32. I really like the idea of multiple streams of passive income. I’ve sold some of my photography through stock photo agencies. I’m currently working on producing some stock audio recordings, to market through stock audio companies. I’m keenly interested in finding many more passive income sources. Diversity is a great asset!

    Say, I noticed that this blog is using my initials for its name. I don’t suppose I could talk you into paying me royalties for that little privilege? ;)

  33. Preston, I’m with the positive commenters. This is a good post and when you talk about “My secret…” to me that means you’re talking about what works for YOU, which may not necessarily work for everybody else and their sister. Everyone is different, so yeah, put your brains to work to get some creative ideas on what could work for you, negative folks!
    Still, it’s good to have a balance in the comments, because I learn from that too :)

    Best thing about this post for me? To know that I’m not alone, trying to make money in different ways, while having a (full-time) job. I’m a translator, virtual assistant, customize WordPress sites, use Adsense, affiliate links, sell on eBay, etc. (Don’t ask where I find time, LOL). I thought I was crazy to try it all, but your post reinforces the idea NOT to depend on one source of income. So I’m on the right track, and not crazy at all :) Thanks again!

  34. Hello,
    I am freelance Graphic/UI Web Designer. My freelancing is not as static as I expecting need some tips and guides from you guys.Hope to get something useful & helpful

    Regards,
    IHN

  35. I’m completely new to this. Have a small portfolio, and not allot of cash to begin with. I’m a good designer, though I lack the idea’s required to really make money at this, working on a few sites like zazzle and what not putting designs on products to sell. Want to know if there is more that I can do so if you can help would be amazing.

    • @Wes as a freelancer myself I generate other income from also reselling marketing products that my clients need. I diversified by business by not just selling design but selling marketing solutions which include print, promo products and even trade show accessories like banners, displays etc. Hope that gives you some ideas..and good luck!

  36. Great post Preston!

    The information was very helpful and I appreciate you sharing this :) As Designers, we have endless opportunities and sources for earning extra income. I’m a newbie when it comes to earning extra money online ; my day job and freelance keep me busy but when I get some good personal work done I like to turn them into something I can sell on Society6.com.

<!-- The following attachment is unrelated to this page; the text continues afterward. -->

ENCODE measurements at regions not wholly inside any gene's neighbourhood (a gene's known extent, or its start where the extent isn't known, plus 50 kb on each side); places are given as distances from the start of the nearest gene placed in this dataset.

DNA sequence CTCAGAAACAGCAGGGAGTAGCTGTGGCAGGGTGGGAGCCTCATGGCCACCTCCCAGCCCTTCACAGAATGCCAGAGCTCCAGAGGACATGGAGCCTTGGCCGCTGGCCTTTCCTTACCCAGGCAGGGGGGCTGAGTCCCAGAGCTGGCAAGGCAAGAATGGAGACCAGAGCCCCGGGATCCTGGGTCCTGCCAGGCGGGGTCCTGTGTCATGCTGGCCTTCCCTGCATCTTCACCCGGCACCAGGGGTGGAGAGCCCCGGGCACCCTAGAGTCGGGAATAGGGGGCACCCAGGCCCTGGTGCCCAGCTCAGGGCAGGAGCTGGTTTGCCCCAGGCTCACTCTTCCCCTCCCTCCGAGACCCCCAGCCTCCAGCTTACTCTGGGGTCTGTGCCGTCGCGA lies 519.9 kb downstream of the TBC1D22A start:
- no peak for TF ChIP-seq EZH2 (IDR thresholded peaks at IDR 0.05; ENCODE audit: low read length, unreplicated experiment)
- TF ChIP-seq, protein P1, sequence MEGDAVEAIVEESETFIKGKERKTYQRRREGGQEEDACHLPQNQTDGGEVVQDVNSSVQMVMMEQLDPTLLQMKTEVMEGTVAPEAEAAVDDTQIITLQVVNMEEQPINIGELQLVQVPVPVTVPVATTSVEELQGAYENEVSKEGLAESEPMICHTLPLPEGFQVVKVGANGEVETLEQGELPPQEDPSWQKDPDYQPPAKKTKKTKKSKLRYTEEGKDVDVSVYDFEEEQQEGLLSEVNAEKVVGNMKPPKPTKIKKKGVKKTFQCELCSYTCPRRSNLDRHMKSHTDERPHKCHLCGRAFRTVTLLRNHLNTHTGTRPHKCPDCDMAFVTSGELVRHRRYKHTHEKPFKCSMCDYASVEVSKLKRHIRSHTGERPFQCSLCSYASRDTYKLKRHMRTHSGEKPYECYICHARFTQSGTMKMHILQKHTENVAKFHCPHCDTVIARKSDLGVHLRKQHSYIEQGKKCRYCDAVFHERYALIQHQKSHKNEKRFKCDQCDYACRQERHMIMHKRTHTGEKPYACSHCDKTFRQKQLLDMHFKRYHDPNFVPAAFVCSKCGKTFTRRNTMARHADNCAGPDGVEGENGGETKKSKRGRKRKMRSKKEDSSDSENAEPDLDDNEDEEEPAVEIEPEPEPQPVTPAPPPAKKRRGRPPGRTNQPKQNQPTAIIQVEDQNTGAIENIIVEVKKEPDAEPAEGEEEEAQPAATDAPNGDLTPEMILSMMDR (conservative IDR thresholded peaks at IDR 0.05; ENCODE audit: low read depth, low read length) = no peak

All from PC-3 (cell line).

Thank you again for your wise words. It’s always great reading your blogs!

  37. Hi all, great input. Do you love design? Well passion is power…stick with it…live it, talk about it wherever, add to it, like: email marketing (create adverts for companies, business card designs, logo designs – AAA logo maker…Wordpress surveys and polls on yr blog. Set up a community website and put useful affiliate links and get paid commission, eg. Rent a car, health products, gym, accommodation guest houses, hotels, etc.

    Resell created templates online. Start a business listing site free and paid listings. Do a review site and get paid by restaurants, hotels, etc to boost their exposure, ie first page placement at the top. Get money back from sending print jobs to printing companies. Sign up with Adwords and promote your design services…go past a school or high traffic area and ask to put your design services sign up and pay the school or residential home owners a small instalment per month…make it a win win deal.

    Do referrals whereby people that promote and get you design business will get paid…be honest and pay the guys even if they didn’t know that their referral gave you business…remember the law of the universe knows to give back:)

    P.s I think Preston has long since left or moved on from this post…but left a great legacy…thanks to all of you!

    • Dean, Thanks for helping keep the conversation alive! I wish I had time to respond to all the comments on all of our 500+ blog posts. I appreciate the extra help and keep up the amazing work, everyone!

Trackbacks

  1. [...] Making Steady Money As A Freelancer. This article talks about the importance of diversifying your income. It comes down to not putting all your eggs in one basket. Or not putting all your drafting pencils in one messenger bag. Something like that, metaphors aren’t really my strong suit. Moving on! Diversify your income by having Plan B, C, and maybe D ready for when and if your next freelance client doesn’t come along when you need them. [...]

  2. [...] My secret to making steady money as a freelance designer Tweet [...]

  3. [...] ese empresario se está embolsando ganancias que emanan de distintas fuentes. Es lo que recalca este interesante artículo: diversificar es la mejor forma de que un freelancer genere ingresos estables y [...]